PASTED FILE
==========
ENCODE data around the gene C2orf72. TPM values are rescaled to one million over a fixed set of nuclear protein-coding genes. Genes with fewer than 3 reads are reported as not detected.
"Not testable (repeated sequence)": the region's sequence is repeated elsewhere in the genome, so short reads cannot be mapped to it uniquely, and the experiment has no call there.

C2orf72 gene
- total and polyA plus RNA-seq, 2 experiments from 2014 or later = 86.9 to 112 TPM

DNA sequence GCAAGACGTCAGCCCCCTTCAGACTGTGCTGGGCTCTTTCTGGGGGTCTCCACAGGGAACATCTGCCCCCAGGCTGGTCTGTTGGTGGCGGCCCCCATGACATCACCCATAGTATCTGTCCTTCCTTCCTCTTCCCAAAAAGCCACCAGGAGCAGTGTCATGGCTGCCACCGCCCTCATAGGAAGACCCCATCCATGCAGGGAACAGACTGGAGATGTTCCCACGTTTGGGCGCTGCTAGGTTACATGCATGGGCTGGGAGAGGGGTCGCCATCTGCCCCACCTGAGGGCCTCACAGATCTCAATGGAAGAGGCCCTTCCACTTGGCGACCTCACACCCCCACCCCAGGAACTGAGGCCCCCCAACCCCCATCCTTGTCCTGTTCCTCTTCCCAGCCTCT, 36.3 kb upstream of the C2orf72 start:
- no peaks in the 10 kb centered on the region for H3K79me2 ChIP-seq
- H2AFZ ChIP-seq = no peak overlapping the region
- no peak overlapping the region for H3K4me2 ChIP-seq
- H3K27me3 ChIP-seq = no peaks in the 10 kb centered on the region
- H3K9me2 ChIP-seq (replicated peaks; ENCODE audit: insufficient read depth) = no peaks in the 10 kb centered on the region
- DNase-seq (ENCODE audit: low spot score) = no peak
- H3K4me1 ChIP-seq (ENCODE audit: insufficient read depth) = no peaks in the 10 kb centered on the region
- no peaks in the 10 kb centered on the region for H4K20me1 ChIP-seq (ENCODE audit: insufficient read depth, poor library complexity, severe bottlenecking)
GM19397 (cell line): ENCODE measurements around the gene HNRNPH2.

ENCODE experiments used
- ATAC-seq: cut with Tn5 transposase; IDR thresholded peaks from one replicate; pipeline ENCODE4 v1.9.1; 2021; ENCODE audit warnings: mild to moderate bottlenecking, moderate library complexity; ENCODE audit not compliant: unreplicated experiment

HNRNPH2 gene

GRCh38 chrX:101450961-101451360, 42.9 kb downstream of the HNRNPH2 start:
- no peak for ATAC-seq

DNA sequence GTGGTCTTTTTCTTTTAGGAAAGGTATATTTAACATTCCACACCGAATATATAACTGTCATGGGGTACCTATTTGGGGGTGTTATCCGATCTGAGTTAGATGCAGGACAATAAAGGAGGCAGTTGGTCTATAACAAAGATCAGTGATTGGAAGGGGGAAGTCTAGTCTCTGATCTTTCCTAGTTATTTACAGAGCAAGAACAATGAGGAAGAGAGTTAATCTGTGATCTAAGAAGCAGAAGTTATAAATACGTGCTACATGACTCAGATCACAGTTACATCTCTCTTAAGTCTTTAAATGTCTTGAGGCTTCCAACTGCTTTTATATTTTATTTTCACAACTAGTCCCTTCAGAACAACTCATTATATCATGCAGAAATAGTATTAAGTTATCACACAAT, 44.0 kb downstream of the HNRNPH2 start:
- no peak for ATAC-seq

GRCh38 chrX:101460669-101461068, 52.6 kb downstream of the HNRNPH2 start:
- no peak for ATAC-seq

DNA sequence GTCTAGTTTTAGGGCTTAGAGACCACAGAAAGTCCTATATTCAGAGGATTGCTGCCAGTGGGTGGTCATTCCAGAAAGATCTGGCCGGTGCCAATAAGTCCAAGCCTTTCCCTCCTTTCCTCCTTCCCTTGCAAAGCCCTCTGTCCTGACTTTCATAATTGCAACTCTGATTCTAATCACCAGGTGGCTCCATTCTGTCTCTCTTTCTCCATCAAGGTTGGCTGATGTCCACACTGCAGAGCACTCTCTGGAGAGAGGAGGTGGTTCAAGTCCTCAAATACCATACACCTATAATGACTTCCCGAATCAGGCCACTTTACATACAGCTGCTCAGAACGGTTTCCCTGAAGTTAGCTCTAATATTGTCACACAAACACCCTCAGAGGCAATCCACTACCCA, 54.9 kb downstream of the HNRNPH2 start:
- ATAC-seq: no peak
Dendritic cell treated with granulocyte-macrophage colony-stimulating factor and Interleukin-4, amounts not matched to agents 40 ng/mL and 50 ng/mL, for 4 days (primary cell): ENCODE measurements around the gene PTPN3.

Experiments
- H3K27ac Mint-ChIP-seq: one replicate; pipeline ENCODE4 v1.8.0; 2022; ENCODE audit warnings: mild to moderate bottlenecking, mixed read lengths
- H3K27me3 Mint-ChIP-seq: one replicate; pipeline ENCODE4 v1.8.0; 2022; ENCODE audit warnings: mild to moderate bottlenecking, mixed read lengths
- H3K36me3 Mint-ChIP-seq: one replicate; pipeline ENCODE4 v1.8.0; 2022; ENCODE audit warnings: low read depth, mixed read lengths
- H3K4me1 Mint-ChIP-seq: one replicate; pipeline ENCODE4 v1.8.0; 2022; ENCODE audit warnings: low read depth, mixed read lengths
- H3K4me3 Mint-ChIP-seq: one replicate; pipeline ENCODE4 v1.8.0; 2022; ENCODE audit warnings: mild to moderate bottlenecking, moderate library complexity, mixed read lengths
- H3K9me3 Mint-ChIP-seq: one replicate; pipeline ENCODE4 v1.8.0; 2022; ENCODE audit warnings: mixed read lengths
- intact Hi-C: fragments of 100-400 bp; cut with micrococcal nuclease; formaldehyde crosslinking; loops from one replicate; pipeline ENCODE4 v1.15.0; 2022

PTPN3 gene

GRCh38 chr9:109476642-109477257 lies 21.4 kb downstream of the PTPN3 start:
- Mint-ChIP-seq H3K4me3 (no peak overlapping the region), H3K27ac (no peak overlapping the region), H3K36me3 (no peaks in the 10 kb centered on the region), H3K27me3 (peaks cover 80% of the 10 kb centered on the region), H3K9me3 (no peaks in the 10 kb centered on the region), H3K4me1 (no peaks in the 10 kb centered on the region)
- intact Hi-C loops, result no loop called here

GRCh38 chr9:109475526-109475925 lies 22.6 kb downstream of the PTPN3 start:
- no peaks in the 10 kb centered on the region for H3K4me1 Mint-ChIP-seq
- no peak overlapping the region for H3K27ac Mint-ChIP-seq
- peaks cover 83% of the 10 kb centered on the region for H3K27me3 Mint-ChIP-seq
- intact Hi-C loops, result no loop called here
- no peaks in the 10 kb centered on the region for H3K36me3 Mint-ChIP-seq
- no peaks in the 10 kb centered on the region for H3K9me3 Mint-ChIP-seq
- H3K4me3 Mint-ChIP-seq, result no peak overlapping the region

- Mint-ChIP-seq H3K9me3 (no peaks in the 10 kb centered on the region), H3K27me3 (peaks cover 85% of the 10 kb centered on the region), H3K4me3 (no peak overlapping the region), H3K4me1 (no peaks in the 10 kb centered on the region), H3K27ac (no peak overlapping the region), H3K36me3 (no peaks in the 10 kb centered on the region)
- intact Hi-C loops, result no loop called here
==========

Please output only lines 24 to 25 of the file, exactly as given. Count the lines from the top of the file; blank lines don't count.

DNA sequence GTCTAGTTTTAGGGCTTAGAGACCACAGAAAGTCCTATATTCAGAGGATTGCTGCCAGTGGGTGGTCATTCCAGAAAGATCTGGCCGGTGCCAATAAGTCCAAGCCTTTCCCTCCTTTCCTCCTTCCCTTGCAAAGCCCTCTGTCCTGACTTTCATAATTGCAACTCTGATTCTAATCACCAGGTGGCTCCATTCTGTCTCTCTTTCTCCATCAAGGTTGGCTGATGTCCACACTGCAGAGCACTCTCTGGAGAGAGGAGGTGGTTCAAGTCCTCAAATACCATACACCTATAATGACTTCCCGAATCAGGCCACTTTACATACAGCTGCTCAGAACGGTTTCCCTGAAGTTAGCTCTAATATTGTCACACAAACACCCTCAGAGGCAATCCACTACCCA, 54.9 kb downstream of the HNRNPH2 start:
- ATAC-seq: no peak